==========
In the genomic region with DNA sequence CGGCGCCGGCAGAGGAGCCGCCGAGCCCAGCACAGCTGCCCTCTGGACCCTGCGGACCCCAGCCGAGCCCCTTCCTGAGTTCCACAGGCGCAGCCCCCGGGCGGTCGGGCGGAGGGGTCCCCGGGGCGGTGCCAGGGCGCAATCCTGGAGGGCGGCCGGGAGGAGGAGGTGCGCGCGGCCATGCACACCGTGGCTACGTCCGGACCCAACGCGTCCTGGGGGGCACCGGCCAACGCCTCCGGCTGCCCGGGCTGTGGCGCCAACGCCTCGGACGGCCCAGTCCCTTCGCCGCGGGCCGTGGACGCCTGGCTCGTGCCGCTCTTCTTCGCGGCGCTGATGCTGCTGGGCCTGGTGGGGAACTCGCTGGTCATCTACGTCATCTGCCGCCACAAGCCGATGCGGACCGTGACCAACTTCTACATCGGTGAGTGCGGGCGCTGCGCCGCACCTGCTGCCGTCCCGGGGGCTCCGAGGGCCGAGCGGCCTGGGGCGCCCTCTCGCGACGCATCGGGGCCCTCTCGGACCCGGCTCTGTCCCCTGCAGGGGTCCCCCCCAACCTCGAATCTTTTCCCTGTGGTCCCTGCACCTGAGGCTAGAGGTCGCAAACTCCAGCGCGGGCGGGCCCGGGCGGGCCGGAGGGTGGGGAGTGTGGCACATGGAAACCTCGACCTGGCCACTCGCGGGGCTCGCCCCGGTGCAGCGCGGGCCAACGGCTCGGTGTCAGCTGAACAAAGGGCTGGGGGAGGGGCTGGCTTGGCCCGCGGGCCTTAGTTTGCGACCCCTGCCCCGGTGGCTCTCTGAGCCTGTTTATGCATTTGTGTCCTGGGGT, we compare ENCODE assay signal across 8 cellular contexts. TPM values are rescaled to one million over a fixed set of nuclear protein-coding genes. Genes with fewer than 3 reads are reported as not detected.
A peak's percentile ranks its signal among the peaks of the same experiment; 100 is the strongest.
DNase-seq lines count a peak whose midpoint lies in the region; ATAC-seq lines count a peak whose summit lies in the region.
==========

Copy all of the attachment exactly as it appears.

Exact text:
In the genomic region with DNA sequence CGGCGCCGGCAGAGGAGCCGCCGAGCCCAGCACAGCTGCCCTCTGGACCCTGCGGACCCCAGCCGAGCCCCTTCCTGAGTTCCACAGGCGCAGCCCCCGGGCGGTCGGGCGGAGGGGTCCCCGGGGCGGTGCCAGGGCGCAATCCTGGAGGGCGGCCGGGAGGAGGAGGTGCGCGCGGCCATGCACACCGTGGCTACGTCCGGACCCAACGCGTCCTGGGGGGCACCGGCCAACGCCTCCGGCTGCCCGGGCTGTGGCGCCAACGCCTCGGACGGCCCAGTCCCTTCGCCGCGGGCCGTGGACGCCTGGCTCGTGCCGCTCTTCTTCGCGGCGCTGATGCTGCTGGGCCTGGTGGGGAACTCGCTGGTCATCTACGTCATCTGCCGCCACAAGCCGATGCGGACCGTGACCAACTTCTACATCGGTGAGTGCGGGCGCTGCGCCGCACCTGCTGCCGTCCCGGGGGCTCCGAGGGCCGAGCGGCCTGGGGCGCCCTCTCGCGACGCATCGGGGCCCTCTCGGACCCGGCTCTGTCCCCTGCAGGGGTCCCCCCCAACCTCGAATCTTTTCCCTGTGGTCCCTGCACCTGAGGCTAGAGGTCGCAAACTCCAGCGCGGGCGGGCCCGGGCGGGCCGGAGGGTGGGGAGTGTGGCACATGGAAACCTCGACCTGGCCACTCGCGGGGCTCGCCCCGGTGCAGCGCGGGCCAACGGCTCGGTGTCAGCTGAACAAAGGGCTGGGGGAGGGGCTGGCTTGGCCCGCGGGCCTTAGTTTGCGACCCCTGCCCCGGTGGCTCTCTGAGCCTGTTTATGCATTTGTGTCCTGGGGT, we compare ENCODE assay signal across 8 cellular contexts. TPM values are rescaled to one million over a fixed set of nuclear protein-coding genes. Genes with fewer than 3 reads are reported as not detected.
A peak's percentile ranks its signal among the peaks of the same experiment; 100 is the strongest.
DNase-seq lines count a peak whose midpoint lies in the region; ATAC-seq lines count a peak whose summit lies in the region.